Tripura: Nationwide Lockdown Dampens Traditional “Charak Puja” Fervor

Tripura: Nationwide Lockdown Dampens Traditional “Charak Puja” Fervor

Charak Charak

Agartala, April 12, 2020:

86-year-old Hemanta Hrishi Das, a veteran “Sanyasi” in Tripura broke into tears when he was denied permission to perform the traditional Charak Puja this year. Hemanta, who was instrumental in organizing one of the biggest of Charak Pujas at Pratapgarh Hrishi Colony, located in the city peripheries of Agartala since last 30 years, was disappointed after the police reaction.

He had to finally retreat and resolved to seize the whole arrangement into a courtyard affair. In his own words, “For the first time in last 60 years, the Puja is being organized with such a minimal arrangement”.

Similar was the experience at Camperbazar, another locality adjacent to Agartala city where Charak Puja was being observed with pomp and gaiety from the year 1954.

Speaking to this reporter, Raj Kumar Das, head of the family that was performing the Puja as per their ancestral order, said, “The social distancing protocols and the nationwide lockdown, do not permit us to perform the Puja as it is performed usually. We seek pardon to lord Shiva for not being able to perform the Puja as per the standard scale”. This family also resolved to perform the Puja in their courtyard only.

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Notably, in Tripura, the last day of the month of Chaitra (the last month of the Hindu calendar), every year, has been dedicated to the Lord Shiva—the incarnation of Ardhanarishvar. In almost every nook and corner of the state, this day is observed as “Charak Puja”—a folk ritual performed by a section of the Bengali community people since time immemorial.

Every year, this festival is organized in a gigantic manner with participation of people from almost every section of the society. This Puja is basically a dedicated worship to Lord Shiva in which the “Charikas”—the performers of the ritual, go through strict penance and physical stress.

The Charak, which comes from the word 'chakra' or the wheel, represents the movement of the Sun. It is symbolized by a high pole, from which a devotee is hung. The person then swings around the pole with the help of a strong rope. Charak Puja is performed by usually ten to twelve members, including both men and women.

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A huge number of people gather in a field where a tree is set for worship. The “Charikas” perform some impossible tasks such as walking over the heated coal surface, burying alive and edged weapons being used on various body parts to please the lord Shiva, as the “Charikas” believe. The most exciting part of the Puja is hanging of Charikas to the almost 15 feet long Charak tree using hooks. Excitement of the devotees reaches apex when they come down without even having a mark of wound on their body.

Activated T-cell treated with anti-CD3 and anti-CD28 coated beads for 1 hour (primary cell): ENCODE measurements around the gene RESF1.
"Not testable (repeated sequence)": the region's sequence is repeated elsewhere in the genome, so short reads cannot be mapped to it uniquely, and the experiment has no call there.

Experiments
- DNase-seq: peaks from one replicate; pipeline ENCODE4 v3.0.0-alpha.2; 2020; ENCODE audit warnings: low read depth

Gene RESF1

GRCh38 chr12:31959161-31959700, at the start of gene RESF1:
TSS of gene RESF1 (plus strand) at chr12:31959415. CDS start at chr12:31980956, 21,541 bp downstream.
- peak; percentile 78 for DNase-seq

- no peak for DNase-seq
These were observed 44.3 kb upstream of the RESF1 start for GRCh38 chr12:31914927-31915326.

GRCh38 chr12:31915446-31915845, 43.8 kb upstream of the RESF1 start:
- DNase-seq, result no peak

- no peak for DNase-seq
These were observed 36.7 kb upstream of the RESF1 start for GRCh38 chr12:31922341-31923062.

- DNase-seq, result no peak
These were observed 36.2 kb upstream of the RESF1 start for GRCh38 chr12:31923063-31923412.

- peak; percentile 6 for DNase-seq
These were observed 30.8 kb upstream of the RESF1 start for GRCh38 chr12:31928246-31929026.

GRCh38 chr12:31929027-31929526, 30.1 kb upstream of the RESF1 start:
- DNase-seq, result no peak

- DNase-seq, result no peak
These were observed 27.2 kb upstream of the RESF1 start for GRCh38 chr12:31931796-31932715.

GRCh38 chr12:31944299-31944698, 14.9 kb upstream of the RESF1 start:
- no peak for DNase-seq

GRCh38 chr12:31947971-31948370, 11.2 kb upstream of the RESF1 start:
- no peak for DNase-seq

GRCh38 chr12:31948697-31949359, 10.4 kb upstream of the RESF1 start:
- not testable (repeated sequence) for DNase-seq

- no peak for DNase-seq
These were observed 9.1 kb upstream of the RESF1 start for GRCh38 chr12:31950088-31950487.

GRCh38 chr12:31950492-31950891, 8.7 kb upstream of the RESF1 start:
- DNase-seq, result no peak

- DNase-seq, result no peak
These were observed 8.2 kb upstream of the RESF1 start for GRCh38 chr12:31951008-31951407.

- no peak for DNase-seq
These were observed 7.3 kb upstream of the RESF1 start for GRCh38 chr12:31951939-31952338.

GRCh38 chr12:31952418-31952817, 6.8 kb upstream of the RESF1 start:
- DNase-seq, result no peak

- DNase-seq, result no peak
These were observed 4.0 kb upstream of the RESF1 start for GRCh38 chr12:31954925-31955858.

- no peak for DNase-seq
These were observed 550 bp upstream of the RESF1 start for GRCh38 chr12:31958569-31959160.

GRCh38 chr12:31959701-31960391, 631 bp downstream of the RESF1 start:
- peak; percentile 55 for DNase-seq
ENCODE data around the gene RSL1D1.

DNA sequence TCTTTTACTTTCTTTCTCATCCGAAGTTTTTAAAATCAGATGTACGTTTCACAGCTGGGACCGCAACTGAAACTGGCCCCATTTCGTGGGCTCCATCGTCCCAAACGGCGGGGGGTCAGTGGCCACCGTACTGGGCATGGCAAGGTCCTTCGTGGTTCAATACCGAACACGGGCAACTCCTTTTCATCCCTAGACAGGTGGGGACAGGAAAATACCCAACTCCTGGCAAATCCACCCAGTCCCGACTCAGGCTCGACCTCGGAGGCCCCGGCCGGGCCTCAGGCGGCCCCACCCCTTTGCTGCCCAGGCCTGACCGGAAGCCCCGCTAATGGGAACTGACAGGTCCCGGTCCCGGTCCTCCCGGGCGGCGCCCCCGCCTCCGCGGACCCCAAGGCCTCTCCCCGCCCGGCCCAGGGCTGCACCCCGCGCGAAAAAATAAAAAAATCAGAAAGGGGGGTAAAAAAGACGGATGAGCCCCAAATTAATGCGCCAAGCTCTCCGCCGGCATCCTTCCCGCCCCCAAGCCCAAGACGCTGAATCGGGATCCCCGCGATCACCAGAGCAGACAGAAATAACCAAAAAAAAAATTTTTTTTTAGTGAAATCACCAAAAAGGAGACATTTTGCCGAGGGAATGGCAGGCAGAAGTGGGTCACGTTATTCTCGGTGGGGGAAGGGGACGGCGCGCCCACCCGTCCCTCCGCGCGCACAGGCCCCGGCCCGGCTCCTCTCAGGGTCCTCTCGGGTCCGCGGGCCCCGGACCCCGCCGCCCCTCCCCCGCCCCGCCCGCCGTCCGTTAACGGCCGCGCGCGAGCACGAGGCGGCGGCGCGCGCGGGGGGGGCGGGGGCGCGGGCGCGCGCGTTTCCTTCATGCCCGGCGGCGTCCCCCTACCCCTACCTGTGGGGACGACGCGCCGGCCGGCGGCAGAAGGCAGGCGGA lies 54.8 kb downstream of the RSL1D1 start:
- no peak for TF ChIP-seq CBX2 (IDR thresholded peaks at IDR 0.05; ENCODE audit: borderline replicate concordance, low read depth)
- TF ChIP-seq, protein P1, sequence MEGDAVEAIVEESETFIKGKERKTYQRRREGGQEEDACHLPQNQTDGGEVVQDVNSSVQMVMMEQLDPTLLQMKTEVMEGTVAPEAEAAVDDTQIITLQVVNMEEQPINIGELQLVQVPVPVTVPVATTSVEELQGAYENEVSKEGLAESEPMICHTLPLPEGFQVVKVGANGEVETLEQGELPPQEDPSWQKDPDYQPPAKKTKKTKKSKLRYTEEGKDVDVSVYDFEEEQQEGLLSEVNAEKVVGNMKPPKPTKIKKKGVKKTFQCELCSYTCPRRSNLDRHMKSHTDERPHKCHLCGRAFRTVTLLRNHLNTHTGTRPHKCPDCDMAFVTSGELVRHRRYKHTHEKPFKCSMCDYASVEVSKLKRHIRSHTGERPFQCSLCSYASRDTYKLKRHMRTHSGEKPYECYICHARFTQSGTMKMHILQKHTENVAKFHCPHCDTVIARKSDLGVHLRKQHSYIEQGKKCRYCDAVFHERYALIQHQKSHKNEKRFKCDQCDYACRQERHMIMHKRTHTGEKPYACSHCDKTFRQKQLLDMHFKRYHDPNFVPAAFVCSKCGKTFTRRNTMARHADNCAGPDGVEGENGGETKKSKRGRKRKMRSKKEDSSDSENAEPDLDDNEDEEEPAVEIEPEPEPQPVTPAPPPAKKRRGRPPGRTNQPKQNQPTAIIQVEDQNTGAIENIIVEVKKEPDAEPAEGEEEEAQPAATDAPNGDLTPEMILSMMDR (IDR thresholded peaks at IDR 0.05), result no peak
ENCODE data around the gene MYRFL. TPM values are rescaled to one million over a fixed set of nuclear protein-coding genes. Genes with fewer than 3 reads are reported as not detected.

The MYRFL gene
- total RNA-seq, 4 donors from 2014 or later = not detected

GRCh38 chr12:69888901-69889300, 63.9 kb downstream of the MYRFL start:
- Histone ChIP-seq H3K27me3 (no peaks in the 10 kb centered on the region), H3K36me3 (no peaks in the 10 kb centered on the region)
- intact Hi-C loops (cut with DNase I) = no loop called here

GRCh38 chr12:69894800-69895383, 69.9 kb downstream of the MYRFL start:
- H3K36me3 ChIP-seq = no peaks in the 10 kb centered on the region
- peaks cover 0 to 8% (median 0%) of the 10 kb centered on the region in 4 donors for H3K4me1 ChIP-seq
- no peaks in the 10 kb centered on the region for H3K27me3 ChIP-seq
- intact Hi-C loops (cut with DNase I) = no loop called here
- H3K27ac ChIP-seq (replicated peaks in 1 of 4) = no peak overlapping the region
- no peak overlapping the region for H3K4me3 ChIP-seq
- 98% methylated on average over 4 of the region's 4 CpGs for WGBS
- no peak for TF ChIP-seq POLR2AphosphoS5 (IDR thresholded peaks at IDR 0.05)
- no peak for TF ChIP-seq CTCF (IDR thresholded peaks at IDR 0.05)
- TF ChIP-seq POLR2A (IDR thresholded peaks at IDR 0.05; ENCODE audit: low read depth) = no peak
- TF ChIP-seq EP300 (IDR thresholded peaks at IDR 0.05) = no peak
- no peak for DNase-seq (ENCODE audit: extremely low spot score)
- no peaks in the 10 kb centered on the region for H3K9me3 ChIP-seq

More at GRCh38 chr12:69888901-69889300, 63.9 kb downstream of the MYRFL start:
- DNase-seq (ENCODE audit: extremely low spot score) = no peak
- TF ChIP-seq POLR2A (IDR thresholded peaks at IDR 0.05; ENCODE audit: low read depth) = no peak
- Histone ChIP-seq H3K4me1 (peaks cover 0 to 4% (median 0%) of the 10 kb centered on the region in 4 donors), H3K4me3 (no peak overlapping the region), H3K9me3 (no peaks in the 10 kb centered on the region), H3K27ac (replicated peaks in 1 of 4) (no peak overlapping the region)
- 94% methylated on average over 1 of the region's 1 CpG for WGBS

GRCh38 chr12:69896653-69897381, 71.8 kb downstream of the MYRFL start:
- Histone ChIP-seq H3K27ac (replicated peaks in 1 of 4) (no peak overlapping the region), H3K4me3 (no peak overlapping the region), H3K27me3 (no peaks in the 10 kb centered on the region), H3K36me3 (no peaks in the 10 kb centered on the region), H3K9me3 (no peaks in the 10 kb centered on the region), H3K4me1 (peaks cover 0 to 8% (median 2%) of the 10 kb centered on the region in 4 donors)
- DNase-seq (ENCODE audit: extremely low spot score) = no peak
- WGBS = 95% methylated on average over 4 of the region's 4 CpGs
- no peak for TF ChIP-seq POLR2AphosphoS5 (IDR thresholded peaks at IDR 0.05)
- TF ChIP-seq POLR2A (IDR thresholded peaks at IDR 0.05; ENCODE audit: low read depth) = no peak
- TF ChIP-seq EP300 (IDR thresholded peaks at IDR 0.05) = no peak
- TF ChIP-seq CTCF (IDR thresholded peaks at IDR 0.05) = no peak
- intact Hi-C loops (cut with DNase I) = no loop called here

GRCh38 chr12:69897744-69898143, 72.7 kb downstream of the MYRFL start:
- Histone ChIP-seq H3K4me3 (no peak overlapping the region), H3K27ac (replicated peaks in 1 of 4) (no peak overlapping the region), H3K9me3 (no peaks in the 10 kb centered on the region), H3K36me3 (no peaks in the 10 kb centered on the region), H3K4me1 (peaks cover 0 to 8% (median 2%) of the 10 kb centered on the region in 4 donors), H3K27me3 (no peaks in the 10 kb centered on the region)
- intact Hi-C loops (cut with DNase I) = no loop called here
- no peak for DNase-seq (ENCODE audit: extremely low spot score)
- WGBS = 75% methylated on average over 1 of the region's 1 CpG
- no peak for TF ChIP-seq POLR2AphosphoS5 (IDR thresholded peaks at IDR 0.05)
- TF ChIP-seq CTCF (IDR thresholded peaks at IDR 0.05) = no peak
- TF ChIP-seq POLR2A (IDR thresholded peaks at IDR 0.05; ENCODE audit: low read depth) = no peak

Narayan Shil, a Charika taking part in this rituals since his young hood, said, “We have been taught by our spiritual masters to continue this practice. Every year, we come out of our houses collecting donations wearing attires of Hara (Lord Shiva) and Gouri (Parbati). But, this year, due to the lockdown, we cannot collect donations. In fact, we cannot cover all the houses of our locality. In order to maintain the ritual, we visited a couple of houses adjacent to our house”.

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Hemanta Hrishi Das however explained that this Puja was first started by Ram and Laxman and in the aftermath it continued to be followed by others. “It was Lord Shiva who directed Ram and Laxman to start worshipping him on earth. Since then, this Puja has been observed by a certain order of Sanyasis. The Charak Puja is far different from other Pujas and it has a greater impact on the human kind”, Das added.

Meanwhile, Raj Kumar Das said, the traditional Puja of his family originated from the ancestors born and brought up in Comilla, Bangladesh. When they shifted to Tripura in the year 1954, it continued to be observed here. “Though, this Puja belong to our family, everyone of our locality come forward in solemnizing this religious event. We have uniamously decided to maintain the strict restrictions imposed by the government. Thus, I have fenced the entrance of my house so that no one could enter during the Puja” Rajkumar added.

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